Word & Song by Anthony Esolen
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Revisiting "Gratefulness"

Revisiting "Gratefulness"

George Herbert, 1639

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Hello, Friends. We bring to you a “revisit” of the beautiful George Herbert poem that we sent out one year ago, with audio attached for all everyone today. Most of our subscribers have not seen this post before. But a great poem is ever new and ever true, worth reading again and again.

Tony is not well at the moment, as a result of a chronic health problem which debilitates him from time to time. He is resting, and we hope that this bout will be milder than usual. We thank you for your patience and ask for your prayers. May God bless you all with a very Happy Thanksgiving! — Debra

What does the Lord want from us, in return for His gifts?

That’s not exactly the question you’d ask if you were a pagan Greek. You’d ask what the gods wanted from you, so that they would give you what you wanted in return. And if anything, the Greek gods were a sunny lot. They weren’t like the gods of the businessmen in Tyre and Sidon, who wanted human sacrifice. But they did want the right hymns, and the god Dionysus did get his special seat in the theater at the great festival in Athens, when the playwrights put on their shows.

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God wants nothing from us, and everything — it all depends on how you look at it. He exacts the payment of gratitude: a grateful heart. But that’s nothing at all! Not a sheep or an ox, a field or a temple, not flesh or blood, or sacks of gold, but what anyone can pay in full in the bright glow of love. And yet since God gives us our very beings, true gratitude can’t be a smile and a nod, and then we go about our business as if God were a bellboy we have just flipped a coin to. Love calls for love, and true love does not spare.

That is why the poet George Herbert, an Anglican minister and a wise guide for us in our own spiritual lives, begs the Lord in our poem this week for yet another gift beyond all the gifts He has given to him already. The beggar begs for a grateful heart. And he does it with a kind of sly beggarly confidence, saying — quite rightly — that unless the Lord gives him that grateful heart, all the rest of his gifts will have gone for nothing. So he knocks on the door, he weeps, he groans, confiding in the words of the Lord, that “to him who has much, more will be given,” and what is more, here, is everything indeed. For gratitude ushers man into the very life of God Himself, a life of complete self-gift and love. From nothing were we made, and Herbert’s groan, a kind of nothing, interpreted by love, is a sweet “country air.” In the end, the really grateful heart is not just looking for what happens to please it, as if the gifts of the Lord “had spare days,” so that you sing your gratitude only when the sun is shining warm and clear. The grateful heart need not, in the end, utter a single word, or make a single groan, or shed a single tear. Its soft pulse, regular, steady, and quiet, is the praise of God.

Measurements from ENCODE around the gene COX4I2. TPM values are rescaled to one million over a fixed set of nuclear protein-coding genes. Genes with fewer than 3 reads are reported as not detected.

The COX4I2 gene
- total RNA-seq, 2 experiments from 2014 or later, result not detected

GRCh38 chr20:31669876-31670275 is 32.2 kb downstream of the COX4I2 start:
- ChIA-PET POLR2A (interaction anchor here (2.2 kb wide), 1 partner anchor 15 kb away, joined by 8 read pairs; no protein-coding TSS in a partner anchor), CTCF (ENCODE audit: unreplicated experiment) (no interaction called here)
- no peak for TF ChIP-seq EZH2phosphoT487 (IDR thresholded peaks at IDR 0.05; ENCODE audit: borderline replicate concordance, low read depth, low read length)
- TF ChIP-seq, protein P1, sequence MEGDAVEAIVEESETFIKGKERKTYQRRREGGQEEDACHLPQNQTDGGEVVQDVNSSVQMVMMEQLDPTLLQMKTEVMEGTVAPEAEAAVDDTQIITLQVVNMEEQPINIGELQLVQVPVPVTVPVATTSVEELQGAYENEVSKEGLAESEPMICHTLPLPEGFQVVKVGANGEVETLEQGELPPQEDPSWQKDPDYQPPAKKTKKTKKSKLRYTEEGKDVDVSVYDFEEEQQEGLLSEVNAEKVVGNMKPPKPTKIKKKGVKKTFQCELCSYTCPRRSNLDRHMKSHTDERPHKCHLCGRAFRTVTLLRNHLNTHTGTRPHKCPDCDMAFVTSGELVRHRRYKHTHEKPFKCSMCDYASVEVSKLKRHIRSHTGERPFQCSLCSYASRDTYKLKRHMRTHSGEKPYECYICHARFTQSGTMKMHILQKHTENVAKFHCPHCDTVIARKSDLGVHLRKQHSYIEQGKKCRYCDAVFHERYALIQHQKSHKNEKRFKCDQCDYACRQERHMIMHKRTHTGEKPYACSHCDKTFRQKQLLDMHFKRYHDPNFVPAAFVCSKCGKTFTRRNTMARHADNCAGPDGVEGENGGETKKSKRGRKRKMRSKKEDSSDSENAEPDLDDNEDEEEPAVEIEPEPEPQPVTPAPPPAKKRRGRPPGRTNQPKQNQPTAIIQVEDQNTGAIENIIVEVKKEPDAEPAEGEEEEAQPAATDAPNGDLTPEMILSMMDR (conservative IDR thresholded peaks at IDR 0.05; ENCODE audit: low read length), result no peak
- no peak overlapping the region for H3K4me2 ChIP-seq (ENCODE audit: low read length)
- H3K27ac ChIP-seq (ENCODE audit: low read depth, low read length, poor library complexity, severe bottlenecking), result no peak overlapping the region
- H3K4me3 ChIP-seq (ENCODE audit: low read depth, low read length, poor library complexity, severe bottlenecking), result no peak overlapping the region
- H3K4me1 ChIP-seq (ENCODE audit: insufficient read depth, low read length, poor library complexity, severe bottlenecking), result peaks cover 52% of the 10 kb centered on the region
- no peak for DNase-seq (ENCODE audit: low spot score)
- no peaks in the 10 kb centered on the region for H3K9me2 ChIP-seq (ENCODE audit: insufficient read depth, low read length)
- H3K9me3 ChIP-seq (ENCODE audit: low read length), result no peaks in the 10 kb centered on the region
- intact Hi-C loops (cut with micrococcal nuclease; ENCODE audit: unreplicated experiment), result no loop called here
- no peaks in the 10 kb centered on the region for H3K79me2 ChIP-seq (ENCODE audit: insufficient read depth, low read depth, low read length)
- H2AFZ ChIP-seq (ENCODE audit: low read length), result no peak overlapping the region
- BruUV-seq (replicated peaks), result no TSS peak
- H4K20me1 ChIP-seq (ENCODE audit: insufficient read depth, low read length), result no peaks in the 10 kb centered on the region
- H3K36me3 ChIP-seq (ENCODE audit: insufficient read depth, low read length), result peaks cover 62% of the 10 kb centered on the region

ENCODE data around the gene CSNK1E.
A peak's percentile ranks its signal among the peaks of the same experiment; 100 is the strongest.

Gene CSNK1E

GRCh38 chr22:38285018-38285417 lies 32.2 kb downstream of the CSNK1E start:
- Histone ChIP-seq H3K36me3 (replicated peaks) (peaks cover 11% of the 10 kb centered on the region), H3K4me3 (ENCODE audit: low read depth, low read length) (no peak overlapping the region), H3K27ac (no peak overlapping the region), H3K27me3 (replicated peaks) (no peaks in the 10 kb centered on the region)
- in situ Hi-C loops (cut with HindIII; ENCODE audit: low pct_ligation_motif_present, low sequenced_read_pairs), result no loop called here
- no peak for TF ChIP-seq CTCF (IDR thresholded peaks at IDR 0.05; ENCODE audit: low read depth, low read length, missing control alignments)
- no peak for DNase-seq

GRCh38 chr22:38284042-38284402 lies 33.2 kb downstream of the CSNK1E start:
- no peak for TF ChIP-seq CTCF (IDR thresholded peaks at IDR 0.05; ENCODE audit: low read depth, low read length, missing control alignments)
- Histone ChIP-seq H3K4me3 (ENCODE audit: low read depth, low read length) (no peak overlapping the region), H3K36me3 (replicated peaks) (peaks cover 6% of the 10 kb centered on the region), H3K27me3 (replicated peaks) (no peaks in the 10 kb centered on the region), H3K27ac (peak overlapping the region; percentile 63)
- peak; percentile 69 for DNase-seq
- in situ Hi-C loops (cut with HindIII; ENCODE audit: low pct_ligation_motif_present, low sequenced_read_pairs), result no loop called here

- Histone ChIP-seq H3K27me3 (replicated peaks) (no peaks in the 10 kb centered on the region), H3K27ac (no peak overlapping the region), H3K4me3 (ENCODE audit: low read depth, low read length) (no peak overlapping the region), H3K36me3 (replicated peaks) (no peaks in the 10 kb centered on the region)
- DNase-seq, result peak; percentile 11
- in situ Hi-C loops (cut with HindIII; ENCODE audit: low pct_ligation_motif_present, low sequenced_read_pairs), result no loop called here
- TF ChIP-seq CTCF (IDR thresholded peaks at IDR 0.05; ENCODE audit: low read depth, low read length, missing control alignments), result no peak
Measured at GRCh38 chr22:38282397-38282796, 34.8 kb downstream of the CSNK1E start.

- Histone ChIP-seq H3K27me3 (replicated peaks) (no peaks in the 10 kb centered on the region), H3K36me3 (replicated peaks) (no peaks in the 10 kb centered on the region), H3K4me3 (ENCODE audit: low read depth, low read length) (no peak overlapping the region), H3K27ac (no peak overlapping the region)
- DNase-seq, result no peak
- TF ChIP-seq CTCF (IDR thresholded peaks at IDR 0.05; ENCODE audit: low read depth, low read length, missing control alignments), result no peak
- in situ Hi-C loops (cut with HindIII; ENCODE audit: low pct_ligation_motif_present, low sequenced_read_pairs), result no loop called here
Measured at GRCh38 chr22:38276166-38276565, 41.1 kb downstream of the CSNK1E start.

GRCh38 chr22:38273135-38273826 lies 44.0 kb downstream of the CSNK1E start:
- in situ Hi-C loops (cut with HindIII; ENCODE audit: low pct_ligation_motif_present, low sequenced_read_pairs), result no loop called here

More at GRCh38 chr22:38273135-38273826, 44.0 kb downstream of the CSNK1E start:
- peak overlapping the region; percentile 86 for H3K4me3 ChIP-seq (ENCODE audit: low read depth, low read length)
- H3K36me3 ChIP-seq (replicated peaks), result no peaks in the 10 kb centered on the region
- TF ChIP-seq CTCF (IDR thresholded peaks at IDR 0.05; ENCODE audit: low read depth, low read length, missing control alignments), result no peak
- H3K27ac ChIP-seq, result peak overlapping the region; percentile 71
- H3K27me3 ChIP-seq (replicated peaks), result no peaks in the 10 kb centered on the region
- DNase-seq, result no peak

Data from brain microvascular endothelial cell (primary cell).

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Thou that hast given so much to me,
Give one thing more, a grateful heart.
See how thy beggar works on thee
                                              By art.

He makes thy gifts occasion more,
And says, If he in this be crossed,
All thou hast given him heretofore
                                              Is lost.

But thou didst reckon, when at first
Thy word our hearts and hands did crave,
What it would come to at the worst
                                              To save.

Perpetual knockings at thy door,
Tears sullying thy transparent rooms,
Gift upon gift, much would have more,
                                              And comes.

This notwithstanding, thou wentst on,
And didst allow us all our noise:
Nay, thou hast made a sigh and groan
                                              Thy joys.

Not that thou hast not still above
Much better tunes than groans can make;
But that these country-airs thy love
                                              Did take.

Wherefore I cry, and cry again;
And in no quiet canst thou be,
Till I a thankful heart obtain
                                              Of thee:

Not thankful, when it pleaseth me;
As if thy blessings had spare days:
But such a heart whose pulse may be
                                              Thy praise.

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“Grace,” Photograph by Eric Enstrom. Public Domain.

Word & Song is an online magazine devoted to reclaiming the good, the beautiful, and the true. We publish six essays each week, on words, classic hymn, poems, films, and popular songs, as well a weekly podcast, alternately Poetry Aloud or Anthony Esolen Speaks. To support this project, please join us as a free or paid subscriber.

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